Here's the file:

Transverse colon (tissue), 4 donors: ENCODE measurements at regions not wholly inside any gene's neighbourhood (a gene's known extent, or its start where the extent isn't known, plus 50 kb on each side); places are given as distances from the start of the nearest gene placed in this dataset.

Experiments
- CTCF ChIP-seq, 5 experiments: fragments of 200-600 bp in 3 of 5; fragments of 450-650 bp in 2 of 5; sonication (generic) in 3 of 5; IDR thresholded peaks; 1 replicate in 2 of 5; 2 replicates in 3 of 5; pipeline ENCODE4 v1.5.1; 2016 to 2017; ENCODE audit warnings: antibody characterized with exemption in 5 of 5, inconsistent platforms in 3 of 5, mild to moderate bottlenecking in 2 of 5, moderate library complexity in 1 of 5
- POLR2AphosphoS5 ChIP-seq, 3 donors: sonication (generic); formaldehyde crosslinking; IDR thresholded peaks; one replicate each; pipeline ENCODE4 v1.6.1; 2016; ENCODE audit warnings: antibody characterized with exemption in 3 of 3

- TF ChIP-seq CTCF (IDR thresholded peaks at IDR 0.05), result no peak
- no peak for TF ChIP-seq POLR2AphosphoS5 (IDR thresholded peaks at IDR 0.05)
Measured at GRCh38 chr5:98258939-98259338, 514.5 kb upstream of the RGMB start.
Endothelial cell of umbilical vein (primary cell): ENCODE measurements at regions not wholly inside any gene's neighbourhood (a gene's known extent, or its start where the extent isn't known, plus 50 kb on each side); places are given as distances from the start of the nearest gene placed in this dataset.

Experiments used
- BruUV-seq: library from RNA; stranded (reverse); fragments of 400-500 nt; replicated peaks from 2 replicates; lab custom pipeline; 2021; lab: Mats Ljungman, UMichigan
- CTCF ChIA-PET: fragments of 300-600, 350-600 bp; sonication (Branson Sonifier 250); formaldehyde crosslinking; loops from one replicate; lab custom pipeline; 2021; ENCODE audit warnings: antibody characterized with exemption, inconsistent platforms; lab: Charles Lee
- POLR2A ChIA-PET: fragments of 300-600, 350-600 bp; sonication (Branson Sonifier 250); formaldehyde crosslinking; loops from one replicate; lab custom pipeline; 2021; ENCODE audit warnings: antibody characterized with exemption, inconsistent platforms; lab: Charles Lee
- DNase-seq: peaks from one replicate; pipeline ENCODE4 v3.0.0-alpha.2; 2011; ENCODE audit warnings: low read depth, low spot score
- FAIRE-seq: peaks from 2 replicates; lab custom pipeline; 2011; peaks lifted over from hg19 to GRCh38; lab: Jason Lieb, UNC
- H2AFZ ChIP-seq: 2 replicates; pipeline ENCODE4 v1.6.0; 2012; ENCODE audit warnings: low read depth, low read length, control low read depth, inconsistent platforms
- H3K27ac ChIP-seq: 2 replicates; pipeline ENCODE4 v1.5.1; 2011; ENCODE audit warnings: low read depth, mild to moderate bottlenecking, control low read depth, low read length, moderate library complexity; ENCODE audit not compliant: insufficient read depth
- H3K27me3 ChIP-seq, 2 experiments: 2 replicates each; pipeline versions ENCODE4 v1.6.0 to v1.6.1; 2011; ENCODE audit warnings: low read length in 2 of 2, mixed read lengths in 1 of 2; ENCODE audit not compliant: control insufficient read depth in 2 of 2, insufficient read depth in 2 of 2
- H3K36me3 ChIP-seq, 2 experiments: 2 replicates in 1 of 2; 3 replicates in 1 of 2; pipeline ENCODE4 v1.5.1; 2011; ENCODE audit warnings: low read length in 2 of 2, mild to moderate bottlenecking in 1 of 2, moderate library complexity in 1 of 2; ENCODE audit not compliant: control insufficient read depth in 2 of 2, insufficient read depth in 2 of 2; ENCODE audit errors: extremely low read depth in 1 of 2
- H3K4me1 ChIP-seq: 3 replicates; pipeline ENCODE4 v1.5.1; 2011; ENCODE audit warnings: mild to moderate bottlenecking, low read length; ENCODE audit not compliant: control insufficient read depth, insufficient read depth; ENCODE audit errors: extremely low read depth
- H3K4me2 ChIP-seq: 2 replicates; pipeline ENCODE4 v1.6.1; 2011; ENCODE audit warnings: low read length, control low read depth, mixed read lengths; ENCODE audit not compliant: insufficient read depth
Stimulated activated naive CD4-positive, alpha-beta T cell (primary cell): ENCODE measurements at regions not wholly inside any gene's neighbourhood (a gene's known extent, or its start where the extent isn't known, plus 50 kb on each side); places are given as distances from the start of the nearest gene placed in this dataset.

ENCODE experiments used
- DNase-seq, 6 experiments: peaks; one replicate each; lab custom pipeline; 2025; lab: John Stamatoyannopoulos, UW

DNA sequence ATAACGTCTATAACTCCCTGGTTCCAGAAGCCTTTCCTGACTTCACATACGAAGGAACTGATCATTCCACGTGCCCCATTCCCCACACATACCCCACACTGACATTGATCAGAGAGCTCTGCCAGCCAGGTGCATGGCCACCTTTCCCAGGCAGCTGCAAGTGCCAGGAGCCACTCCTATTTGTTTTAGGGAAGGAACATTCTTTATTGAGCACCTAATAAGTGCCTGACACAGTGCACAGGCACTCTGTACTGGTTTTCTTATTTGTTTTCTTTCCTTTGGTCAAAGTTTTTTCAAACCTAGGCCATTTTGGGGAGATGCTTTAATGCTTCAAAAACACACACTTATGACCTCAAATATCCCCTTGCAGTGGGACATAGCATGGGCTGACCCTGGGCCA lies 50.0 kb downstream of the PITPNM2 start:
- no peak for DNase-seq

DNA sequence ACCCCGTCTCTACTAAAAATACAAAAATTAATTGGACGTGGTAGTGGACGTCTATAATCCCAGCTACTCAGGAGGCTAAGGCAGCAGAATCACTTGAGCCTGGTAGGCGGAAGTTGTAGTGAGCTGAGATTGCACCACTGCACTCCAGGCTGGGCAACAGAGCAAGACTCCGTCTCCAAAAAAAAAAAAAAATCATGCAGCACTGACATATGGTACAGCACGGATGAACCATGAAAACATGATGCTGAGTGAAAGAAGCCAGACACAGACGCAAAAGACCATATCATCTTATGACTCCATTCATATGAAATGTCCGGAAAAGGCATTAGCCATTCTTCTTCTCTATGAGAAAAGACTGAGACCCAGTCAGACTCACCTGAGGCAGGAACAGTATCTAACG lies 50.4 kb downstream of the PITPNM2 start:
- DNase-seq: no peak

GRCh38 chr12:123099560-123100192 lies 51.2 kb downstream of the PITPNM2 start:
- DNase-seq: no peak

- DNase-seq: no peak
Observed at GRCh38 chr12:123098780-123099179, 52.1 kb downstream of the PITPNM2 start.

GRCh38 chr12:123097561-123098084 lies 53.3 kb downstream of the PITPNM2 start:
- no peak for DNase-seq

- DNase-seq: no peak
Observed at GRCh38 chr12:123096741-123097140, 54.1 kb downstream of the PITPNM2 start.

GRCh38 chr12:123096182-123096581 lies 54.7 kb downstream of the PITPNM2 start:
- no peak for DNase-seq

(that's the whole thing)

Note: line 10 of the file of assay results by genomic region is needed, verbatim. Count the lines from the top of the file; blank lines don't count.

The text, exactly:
- BruUV-seq: library from RNA; stranded (reverse); fragments of 400-500 nt; replicated peaks from 2 replicates; lab custom pipeline; 2021; lab: Mats Ljungman, UMichigan